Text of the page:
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Fitch Upgrades 4 Peoria, AZ Improv Dists to 'AA-'.

AUSTIN, Texas -- Fitch has upgraded its rating on four improvement districts of Peoria, AZ to 'AA-' from 'A+'. This action is taken during the course of routine surveillance and applies to a total of $8 million in outstanding debt issued by the following districts:

--District No. 8801 (North Valley Power Center--$2.5 million outstanding);

--District No. 8802 (Bell Road Improvements--$3.0 million outstanding);

--District No. 9601 (83rd Avenue Widening--$1.5 million outstanding);

--District No. 9603 (Arrowhead Fountains Center--$980,000 outstanding).

The bonds issued by these districts are secured by assessments levied against benefiting properties within the boundaries of the districts. Under state law, the city is required to make up any assessment delinquencies prior to scheduled debt service payments from the general fund. The Rating Outlook is Stable.

The upgrade to 'AA-' is based on the mature status of development in each of these districts, the pace of debt retirement, and overall financial strength of the city. Of the combined $16.7 million in debt originally issued by these districts $8.0 remains outstanding, with the amount outstanding for each district around 50% or less of the original par amount. The final maturity of the outstanding debt is in 2013.

Assessments are due semiannually on June 1 and Dec. 1, and the property of delinquent payers is subject to public auction not later than 40-45 days after the delinquency. If there is no other purchaser, the city is required to purchase the property from monies in the general fund or another fund (price includes penalties and the cost of all bonded and other improvements). Alternatively, the city may pay only the delinquent assessment installment to cover debt service due on the bonds. The assessments represent a first lien equal to the lien for general taxes.

Financial operations in the city continue to be sound. The general fund reported net income for the third consecutive year in fiscal 2006, posting a gain of $13.5 million. Revenue growth contributed significantly to the results, with sizeable gains in property tax, sales tax and franchise fee revenues; sales tax receipts, which jumped nearly 35% from the prior year, were aided by the new transportation sales tax. The fiscal 2006 unreserved general fund balance was a healthy $65.2 million, or more than 75% of spending and transfers out.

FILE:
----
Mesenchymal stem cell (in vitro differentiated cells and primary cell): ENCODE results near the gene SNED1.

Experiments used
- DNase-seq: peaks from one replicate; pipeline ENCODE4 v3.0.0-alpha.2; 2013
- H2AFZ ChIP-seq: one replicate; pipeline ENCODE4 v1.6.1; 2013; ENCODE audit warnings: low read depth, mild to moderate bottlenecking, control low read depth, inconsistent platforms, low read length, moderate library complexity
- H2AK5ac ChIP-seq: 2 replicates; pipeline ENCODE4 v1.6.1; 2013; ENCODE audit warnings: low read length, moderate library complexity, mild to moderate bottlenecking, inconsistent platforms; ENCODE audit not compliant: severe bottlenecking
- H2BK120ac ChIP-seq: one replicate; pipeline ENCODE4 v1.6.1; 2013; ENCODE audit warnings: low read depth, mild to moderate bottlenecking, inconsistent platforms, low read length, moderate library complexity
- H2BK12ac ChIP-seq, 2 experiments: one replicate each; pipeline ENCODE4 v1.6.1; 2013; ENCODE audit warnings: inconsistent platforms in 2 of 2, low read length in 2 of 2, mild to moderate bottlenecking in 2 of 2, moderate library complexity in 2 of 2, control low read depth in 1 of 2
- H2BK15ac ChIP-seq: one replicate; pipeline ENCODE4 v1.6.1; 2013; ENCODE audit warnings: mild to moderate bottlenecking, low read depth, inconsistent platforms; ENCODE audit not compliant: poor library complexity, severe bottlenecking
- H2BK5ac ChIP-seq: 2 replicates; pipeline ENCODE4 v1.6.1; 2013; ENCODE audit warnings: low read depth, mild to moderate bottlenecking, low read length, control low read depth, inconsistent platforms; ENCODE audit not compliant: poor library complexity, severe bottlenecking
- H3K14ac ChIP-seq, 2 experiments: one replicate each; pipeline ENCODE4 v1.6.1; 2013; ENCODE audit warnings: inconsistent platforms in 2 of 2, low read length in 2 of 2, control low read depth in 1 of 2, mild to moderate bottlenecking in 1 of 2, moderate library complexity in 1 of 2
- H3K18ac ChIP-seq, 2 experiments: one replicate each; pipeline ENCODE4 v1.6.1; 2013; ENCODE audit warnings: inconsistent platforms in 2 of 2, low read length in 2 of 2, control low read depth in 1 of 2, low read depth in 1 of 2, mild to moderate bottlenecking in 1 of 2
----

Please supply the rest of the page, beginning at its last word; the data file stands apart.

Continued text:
As is the case throughout the Phoenix metropolitan area, the pace of residential construction in Peoria has slowed considerably over the past six months. However, commercial development activity continues to expand and contributed to an increase in construction sales tax revenues for the first quarter of fiscal 2007. The city reports that more than 2 million square feet of office space either is under construction or in use, and numerous retail projects are underway in various parts of Peoria.

Despite capital and operating pressures stemming from growth, the city's practice of charging development fees for various services has generated significant amounts of funding for infrastructure and consequently has kept debt loads moderate. The ten-year general government capital plan is sizeable at more than $565 million, but the city expects that only 40% of project costs will be funded with general obligation (GO) bonds. Debt amortization of GO bonds is rapid, and the direct debt burden on citizens remains affordable.

Peoria, with an estimated population of 142,880 for 2006, has numerous master-planned residential communities underway, along with associated commercial ventures. Loop 101, a major regional thoroughfare in the Phoenix metropolitan area, runs through southern Peoria and numerous commercial projects have been developed along its frontages. Loop 303, which is the next 'outer loop' for Phoenix, will cross the northern part of the city upon its completion around 2012.

Tax base growth has averaged just over 13% annually for the past five fiscal years, and the increase for fiscal 2007 was more than 15%; estimated full cash value exceeded $10 billion for the year. Local unemployment rates historically have been well below regional, state and national averages, and county wealth levels are above average.

Fitch's rating definitions and the terms of use of such ratings are available on the agency's public site, Published ratings, criteria and methodologies are available from this site, at all times. Fitch's code of conduct, confidentiality, conflicts of interest, affiliate firewall, compliance and other relevant policies and procedures are also available from the 'Code of Conduct' section of this site.
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Publication:Business Wire
Date:Feb 5, 2007
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